Generally attaining a job without family connections or higher education obtaining a job paying a reasonable wage are an extremely overwhelming task, a task almost impossible to achieve. For an inner-city youth, according to John, unless he has family connections or have great luck and find a good well paying job, they are apt to suffer. They are, therefore, forced to depend on family, drugs, hustling and 'thugging' or crime.

John was rather unclear about the kind of reforms or rehabilitation criminals are offered at prison. Although he mentions Christianity as a major factor, he doesn't seem to mention something like a church or any Christian monument related with Christianity in the institutions. It would have served his readers better with mentioning a bit the structure of the system where rehabilitation is sited. If religion were the most prevalent type of rehabilitation, then he would have made it more prevalent from the stories by the seventeen convicts.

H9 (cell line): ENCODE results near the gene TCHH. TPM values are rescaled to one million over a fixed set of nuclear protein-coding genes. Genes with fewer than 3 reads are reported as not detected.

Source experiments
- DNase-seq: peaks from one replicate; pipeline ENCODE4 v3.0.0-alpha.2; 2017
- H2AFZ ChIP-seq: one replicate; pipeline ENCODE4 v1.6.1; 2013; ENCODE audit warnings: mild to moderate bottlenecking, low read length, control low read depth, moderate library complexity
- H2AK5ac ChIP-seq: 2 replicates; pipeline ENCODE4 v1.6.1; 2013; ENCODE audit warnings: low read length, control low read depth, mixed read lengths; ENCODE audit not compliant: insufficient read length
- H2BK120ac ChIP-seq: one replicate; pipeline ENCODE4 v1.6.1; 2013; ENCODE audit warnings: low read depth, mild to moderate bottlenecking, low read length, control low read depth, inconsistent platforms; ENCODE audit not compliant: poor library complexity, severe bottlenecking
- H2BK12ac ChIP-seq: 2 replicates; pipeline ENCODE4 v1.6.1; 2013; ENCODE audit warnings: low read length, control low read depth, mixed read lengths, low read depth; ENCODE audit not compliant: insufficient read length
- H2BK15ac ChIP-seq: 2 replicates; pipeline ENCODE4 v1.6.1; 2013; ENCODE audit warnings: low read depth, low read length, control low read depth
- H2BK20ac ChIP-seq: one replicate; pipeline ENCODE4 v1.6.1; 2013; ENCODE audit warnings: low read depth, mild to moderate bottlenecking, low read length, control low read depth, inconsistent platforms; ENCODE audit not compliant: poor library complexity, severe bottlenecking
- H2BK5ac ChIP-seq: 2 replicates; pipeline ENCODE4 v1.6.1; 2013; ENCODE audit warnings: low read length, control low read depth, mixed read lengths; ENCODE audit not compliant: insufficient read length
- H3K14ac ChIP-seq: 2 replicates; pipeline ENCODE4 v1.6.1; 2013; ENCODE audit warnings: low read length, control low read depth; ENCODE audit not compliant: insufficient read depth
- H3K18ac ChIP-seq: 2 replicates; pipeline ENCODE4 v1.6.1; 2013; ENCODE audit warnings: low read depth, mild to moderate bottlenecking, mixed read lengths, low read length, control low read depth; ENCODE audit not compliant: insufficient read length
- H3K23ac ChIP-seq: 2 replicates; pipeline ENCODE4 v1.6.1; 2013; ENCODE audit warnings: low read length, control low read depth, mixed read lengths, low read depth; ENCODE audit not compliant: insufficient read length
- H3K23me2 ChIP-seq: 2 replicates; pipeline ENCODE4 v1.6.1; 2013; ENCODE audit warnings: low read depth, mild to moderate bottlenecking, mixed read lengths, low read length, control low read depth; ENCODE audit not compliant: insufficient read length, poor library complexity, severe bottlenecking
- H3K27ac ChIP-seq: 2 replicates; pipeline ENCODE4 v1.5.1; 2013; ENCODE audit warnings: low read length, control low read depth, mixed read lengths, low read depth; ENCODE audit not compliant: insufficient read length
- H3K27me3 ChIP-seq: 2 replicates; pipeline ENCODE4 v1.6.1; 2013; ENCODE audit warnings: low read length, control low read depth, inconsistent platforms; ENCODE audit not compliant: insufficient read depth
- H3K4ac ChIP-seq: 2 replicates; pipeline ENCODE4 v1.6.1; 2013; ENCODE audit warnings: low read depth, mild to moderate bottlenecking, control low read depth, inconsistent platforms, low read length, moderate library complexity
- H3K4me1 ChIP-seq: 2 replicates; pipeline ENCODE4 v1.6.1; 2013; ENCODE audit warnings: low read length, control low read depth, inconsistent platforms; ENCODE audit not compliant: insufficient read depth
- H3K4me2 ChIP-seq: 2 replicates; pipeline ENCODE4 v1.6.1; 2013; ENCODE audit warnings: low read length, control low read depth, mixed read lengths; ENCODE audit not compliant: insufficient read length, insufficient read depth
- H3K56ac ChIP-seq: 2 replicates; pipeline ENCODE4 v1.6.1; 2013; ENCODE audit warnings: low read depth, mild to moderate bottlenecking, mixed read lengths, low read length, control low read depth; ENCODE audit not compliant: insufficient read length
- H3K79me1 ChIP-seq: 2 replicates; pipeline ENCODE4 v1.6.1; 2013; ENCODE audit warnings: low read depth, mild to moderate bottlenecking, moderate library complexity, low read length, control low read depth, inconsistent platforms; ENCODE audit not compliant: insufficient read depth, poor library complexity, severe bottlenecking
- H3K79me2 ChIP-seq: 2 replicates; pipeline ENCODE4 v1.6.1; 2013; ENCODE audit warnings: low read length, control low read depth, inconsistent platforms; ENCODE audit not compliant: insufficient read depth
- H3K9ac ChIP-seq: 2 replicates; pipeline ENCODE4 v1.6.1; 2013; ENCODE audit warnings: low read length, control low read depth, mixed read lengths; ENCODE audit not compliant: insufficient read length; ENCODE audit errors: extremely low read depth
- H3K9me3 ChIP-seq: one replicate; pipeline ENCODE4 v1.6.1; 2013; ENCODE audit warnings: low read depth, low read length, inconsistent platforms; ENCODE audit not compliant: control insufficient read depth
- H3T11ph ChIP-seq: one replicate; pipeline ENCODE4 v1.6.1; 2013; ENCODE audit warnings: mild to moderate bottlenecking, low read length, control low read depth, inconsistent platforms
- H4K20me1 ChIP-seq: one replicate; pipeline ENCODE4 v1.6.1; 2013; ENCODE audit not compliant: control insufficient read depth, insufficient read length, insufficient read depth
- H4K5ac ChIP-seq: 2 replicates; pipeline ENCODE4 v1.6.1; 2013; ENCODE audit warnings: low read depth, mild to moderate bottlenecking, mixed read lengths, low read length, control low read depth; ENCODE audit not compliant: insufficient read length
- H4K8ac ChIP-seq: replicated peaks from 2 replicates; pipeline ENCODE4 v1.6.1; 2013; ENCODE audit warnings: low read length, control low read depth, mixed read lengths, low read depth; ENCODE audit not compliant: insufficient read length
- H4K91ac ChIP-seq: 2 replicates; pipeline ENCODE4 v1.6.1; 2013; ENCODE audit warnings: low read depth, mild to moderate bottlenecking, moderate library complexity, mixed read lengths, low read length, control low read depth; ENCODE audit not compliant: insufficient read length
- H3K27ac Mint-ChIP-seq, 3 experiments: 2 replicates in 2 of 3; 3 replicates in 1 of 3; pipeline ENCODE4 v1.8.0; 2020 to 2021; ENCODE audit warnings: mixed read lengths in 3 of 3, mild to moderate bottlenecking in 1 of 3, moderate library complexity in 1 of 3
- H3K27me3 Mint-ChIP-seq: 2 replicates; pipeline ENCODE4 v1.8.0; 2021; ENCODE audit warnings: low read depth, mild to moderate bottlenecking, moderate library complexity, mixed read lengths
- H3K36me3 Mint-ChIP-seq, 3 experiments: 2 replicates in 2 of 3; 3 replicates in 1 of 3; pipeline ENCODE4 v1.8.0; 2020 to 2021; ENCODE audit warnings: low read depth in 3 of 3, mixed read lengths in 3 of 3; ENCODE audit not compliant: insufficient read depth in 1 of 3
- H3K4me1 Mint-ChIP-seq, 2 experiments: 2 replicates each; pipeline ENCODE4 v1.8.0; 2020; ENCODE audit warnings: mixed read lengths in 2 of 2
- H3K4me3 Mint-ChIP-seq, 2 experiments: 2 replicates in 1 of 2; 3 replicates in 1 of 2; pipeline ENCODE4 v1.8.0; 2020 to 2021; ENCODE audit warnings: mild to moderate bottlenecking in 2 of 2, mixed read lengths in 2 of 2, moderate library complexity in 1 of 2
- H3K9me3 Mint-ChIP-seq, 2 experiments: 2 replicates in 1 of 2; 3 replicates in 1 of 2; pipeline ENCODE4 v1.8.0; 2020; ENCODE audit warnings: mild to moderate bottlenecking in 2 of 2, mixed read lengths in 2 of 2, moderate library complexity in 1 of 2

Another thing that is contradictive about John's idealism in the book is his view of public schools and specifically, high school. High school just as other forms of education systems such as universities is an institution designed for learning purposes. His reasoning about high school being a place to keep youths out of adult affairs is rather unreasonable and has no basis whatsoever. It does not beat logic that the design made to high schools is an educative and moral place to gain a formal education, for good ends in the future. A place to enable the youths have a better tomorrow by simply studying and gaining good grades.

Irwin left certain issues unturned about corrections. Over the years, cases have been reported on brutality in correction facilities. Such is in-human and should not in any case be tolerated in any institution termed as a correction facility. Also, cases of hostility between warders and convicts have been reported. Irwin upon writing the stories should have incorporated this as part of their experiences. That would have given readers much more of an appetite and would also have discouraged prospective law breakers who stumbled upon this book from committing any felony. Another issue he left hanging was generally about the prison (San Quentin). Almost nothing is mentioned about the prison expect for its name. Nothing is mentioned about its administration, physical locations or even set up or formation. He concentrates on his story, which is of course, right, but would have been better with all the details intact.